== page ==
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The project has seen the consumer goods giant connect its Newcastle plant to its packaging supplier SCA, allowing a direct link between the SAP systems of the two companies. This means that SCA is automatically and instantly notified of Nestle's packaging requirements.
Last week the two companies completed the final stages in the £200,000 project, which uses internet data standard XCBL to link the supply chains of the two companies.
Roger Thomas, e-procurement manager for Nestle, said the move was expected to remove about 20% of excess stock from its supply chain. When rolled out to all Nestle's 10 UK plants and connected to its 12 suppliers, it would save about £650,000 per year in time and stock reductions, the company estimated. Similar plans are afoot for all Nestle's European operations.
Previously such transactions were carried out by fax and phone.
Simon Bragg, an analyst with ARC Consulting, said other companies were also looking at using similar technology.
"People are starting to share stock levels in order to manage production. It allows you to achieve predictability of demand; forecasting is either lucky or wrong."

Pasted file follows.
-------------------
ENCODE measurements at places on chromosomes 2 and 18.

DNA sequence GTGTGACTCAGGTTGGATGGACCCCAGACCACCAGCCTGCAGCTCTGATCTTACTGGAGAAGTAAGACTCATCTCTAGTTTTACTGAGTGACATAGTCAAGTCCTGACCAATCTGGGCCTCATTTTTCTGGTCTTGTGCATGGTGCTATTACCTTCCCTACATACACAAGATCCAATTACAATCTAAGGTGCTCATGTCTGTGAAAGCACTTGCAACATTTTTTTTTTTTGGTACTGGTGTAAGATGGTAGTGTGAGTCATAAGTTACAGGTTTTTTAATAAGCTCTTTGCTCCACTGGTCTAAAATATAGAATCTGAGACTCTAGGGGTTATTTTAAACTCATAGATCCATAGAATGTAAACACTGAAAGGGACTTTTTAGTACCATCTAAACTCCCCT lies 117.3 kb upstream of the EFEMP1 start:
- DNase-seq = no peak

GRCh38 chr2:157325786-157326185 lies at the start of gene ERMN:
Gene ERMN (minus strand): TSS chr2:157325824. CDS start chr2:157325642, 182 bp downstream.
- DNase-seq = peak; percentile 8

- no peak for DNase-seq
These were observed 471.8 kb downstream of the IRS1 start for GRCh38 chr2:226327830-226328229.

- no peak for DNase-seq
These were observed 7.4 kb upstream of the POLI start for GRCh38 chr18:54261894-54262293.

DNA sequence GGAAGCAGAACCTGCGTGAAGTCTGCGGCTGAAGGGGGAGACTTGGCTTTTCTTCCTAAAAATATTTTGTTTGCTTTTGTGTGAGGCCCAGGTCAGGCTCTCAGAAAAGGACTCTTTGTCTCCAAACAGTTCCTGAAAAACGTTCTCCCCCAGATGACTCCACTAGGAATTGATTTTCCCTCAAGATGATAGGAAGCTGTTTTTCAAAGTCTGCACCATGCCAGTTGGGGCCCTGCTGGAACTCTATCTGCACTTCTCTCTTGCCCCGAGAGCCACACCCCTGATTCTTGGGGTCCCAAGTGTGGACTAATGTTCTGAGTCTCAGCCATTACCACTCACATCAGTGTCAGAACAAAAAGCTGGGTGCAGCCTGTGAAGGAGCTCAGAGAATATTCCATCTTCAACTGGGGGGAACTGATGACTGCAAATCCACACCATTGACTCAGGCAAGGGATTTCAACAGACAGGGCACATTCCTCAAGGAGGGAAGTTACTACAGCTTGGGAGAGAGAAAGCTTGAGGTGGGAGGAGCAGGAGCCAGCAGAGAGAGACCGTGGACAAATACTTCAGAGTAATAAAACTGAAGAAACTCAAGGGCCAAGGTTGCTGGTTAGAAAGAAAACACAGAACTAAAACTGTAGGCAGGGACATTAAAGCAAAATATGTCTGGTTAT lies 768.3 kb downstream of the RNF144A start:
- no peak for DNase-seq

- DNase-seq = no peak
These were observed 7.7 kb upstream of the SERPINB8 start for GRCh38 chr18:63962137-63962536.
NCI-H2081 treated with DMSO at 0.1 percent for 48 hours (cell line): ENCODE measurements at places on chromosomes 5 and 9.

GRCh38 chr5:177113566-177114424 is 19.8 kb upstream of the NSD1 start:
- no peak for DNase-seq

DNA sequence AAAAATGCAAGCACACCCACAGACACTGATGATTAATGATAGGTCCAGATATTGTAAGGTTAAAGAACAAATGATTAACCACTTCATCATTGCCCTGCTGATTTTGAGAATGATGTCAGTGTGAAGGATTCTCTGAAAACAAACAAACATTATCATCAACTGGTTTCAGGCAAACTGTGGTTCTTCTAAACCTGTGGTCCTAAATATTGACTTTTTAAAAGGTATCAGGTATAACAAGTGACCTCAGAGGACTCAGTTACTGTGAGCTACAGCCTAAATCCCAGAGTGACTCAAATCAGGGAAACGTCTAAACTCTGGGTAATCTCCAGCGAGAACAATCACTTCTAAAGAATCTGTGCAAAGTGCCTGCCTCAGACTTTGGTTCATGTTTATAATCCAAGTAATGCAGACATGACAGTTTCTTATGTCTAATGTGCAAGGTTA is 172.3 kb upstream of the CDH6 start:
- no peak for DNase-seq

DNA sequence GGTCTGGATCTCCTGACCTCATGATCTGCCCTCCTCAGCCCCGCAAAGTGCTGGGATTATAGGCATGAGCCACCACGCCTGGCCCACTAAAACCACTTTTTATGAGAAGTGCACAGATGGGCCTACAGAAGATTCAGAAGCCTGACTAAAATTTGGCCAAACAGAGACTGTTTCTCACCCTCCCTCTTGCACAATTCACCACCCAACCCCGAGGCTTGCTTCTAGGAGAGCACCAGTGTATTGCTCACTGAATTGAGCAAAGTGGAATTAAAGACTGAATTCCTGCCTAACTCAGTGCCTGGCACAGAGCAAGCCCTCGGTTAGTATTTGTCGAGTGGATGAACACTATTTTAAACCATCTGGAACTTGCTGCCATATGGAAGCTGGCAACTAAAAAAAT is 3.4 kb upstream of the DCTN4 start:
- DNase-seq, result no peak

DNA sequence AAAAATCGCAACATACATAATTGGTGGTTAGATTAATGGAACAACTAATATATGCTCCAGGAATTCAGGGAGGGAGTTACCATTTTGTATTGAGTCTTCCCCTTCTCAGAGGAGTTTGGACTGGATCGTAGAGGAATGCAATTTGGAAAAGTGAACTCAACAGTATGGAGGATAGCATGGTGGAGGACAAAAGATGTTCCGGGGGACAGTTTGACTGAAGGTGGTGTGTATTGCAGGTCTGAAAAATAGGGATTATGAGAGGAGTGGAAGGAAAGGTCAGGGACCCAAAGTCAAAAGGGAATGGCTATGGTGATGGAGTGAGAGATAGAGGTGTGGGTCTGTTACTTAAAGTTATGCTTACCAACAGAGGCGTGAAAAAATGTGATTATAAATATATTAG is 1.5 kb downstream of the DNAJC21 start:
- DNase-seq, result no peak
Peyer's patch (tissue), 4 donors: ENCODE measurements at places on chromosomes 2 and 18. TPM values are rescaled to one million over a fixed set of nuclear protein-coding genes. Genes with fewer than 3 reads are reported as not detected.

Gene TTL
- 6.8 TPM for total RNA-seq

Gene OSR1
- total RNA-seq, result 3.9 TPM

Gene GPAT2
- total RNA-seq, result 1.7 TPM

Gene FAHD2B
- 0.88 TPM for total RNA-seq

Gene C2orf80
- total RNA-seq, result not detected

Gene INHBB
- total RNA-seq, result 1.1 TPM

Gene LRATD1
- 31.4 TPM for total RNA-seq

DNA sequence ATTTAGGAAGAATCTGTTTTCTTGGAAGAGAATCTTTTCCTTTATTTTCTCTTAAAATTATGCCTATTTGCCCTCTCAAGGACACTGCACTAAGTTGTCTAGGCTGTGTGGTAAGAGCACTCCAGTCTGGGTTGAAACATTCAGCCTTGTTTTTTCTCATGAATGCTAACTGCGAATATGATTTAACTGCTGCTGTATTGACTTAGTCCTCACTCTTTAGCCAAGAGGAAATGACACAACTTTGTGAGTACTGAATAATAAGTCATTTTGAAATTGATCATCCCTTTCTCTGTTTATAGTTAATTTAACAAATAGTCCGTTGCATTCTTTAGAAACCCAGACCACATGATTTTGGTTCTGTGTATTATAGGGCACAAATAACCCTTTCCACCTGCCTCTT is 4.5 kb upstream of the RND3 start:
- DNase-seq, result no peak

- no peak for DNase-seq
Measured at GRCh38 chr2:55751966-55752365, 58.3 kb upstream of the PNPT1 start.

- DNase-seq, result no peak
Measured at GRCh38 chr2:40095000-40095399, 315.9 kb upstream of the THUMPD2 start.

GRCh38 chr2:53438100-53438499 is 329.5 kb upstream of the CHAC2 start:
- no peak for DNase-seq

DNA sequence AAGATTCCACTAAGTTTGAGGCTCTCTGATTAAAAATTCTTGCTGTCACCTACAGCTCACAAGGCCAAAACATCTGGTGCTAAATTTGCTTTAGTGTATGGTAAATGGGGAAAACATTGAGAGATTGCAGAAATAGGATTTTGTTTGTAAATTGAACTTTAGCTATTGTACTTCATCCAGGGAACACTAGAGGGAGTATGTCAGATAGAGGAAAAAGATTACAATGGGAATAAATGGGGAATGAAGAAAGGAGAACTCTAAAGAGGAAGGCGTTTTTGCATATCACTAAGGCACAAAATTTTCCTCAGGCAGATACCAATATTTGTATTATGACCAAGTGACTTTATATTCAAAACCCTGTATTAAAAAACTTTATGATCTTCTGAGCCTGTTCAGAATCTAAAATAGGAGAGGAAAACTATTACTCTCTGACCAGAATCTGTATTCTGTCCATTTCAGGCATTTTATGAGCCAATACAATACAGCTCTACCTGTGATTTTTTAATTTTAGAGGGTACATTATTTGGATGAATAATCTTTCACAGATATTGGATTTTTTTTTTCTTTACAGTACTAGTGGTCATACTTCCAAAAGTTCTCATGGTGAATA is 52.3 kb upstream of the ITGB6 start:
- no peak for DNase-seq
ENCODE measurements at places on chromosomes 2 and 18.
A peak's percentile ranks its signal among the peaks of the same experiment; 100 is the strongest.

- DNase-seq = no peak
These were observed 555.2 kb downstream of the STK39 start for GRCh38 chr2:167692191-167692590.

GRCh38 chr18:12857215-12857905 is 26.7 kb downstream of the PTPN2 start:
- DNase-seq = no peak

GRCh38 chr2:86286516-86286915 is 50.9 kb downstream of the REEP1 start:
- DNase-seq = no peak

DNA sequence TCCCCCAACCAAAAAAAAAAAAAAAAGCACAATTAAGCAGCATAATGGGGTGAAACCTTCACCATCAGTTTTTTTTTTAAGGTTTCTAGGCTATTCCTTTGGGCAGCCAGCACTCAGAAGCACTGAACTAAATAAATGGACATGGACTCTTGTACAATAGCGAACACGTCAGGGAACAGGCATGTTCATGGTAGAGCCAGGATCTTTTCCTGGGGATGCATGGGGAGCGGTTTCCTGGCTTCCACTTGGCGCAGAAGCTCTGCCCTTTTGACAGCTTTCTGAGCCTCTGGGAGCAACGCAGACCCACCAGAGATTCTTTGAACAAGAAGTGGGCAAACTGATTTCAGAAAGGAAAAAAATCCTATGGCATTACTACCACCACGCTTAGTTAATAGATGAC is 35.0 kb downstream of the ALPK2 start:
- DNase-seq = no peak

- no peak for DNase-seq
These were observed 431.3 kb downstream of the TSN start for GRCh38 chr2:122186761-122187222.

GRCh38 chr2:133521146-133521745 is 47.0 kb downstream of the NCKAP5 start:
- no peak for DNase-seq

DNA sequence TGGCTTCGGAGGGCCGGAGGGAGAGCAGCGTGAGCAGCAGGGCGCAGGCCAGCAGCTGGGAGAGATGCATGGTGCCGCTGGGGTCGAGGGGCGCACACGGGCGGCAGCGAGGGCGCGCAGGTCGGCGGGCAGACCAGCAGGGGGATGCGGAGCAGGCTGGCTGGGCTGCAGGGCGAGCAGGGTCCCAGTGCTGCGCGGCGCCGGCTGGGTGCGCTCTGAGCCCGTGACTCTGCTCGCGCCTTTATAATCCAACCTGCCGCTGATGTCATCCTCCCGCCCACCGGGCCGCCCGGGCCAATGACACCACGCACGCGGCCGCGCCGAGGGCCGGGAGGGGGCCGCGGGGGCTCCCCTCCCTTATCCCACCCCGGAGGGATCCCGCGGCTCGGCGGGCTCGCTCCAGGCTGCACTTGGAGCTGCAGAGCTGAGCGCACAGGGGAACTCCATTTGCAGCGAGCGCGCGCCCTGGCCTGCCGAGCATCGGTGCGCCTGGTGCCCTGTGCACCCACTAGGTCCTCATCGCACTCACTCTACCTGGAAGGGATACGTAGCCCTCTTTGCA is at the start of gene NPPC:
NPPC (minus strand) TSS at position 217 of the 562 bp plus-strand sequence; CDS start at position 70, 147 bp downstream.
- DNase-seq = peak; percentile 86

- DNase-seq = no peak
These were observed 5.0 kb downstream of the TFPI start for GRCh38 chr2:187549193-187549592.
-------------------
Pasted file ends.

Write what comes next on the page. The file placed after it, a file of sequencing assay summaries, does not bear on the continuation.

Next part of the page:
This method of allowing suppliers to view customer systems and supply as necessary is called supplier-managed inventory and is in the early stages of adoption in manufacturing companies. In the Nestle-SCA link-up all stages of production and supply, from planning to finance, are shared between the companies.
Thomas said, "It has brought the supplier nearer in time to where Nestle's demand is. It gives both parties one version of the truth and allows us to take the right decisions quickly. We can keep customer service levels high. We can respond quickly to promotions, or to fluctuations in sales."
Nestle and SCA use software and hosting from Cpgmarket.com - a joint venture between Danone, Henkel, Nestle and SAP.